Light, Atoms and Nuclei: The Optical Discovery of Deuterium

Charles W. Clark and Joseph Reader

Eighty years have passed since atomic spectroscopy was used to discover deuterium, or “heavy hydrogen.” The element has played a transformational role in the development of nuclear energy and isotope chemistry. Currently, it is helping astronomers to understand the very origins of our universe.


feature2-img1.jpgImage of glowing deuterium in an inertial electroconfinement reactor. The pinkish-red glow is due to the Balmer lines that provided the basis for Bohr’s theory of the atom.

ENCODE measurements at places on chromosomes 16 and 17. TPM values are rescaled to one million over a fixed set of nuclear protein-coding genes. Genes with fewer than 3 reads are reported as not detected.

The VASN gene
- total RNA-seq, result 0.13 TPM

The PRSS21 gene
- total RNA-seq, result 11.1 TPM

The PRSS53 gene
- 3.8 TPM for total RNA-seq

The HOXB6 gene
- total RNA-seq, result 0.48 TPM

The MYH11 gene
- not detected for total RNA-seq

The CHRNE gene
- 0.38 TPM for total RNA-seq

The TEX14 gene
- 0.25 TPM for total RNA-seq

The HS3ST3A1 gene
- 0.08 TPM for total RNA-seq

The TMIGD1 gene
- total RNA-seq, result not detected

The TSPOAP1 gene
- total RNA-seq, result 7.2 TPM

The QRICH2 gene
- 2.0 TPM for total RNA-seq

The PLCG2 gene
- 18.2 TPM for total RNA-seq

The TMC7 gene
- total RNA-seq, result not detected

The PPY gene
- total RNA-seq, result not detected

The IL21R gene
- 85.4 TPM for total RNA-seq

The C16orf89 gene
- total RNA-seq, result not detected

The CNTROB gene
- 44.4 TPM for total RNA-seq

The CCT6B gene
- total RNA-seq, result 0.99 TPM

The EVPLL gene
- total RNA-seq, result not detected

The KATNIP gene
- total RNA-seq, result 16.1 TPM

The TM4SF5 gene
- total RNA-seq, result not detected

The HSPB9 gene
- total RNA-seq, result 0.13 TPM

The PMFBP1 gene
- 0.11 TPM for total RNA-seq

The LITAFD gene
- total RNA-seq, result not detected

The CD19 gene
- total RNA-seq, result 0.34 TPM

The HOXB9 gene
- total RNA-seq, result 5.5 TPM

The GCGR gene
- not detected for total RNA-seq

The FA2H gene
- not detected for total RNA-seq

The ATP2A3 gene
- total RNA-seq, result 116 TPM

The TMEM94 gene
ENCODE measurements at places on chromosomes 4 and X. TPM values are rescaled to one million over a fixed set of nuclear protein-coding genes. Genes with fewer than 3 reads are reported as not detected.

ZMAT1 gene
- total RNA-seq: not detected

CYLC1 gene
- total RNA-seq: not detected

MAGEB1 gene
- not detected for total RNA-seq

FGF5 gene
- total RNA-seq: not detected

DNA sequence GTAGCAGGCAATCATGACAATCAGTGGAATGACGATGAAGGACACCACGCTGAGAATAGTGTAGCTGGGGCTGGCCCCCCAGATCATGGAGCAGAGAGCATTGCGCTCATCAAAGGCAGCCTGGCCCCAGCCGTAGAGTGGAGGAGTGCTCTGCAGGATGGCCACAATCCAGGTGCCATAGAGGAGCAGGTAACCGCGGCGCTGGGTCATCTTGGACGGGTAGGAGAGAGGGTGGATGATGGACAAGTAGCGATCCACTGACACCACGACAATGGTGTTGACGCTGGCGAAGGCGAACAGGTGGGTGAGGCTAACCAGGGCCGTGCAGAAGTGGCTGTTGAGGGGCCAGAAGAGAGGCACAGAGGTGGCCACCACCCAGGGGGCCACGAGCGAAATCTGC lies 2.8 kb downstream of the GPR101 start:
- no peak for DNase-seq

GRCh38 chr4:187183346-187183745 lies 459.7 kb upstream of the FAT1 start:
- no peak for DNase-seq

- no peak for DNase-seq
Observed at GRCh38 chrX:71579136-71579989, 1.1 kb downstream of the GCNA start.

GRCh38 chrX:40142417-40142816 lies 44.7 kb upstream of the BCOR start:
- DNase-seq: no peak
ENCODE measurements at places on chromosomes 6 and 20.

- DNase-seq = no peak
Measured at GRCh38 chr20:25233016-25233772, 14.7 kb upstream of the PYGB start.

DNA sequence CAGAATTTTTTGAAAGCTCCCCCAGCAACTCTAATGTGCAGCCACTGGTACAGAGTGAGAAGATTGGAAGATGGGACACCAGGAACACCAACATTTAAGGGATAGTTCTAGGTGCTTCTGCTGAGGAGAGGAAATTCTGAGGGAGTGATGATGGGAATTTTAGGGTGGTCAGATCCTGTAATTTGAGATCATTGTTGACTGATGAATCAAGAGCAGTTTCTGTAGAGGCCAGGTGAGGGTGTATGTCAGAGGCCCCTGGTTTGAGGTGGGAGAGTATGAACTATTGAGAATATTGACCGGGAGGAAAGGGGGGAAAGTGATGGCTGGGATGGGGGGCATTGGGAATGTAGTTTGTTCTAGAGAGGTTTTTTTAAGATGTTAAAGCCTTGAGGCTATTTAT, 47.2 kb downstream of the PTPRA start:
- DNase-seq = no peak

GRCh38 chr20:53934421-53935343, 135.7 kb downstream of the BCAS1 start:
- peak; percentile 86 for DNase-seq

At dawn on Thanksgiving Day, 1931, no one in the world had an accurate idea of the nature of the atomic nucleus. That day, at Columbia University in New York, Harold C. Urey and George M. Murphy measured the optical emission spectra of samples of hydrogen gas received by railway express shipment from the National Bureau of Standards in Washington, D.C., U.S.A. Urey arrived home late for Thanksgiving dinner, but with the news that he had discovered the mass 2 isotope of hydrogen. He later remarked, “I thought maybe my discovery might have the practical value of, say, neon in neon signs. My colleagues felt I was exaggerating [its] importance.”

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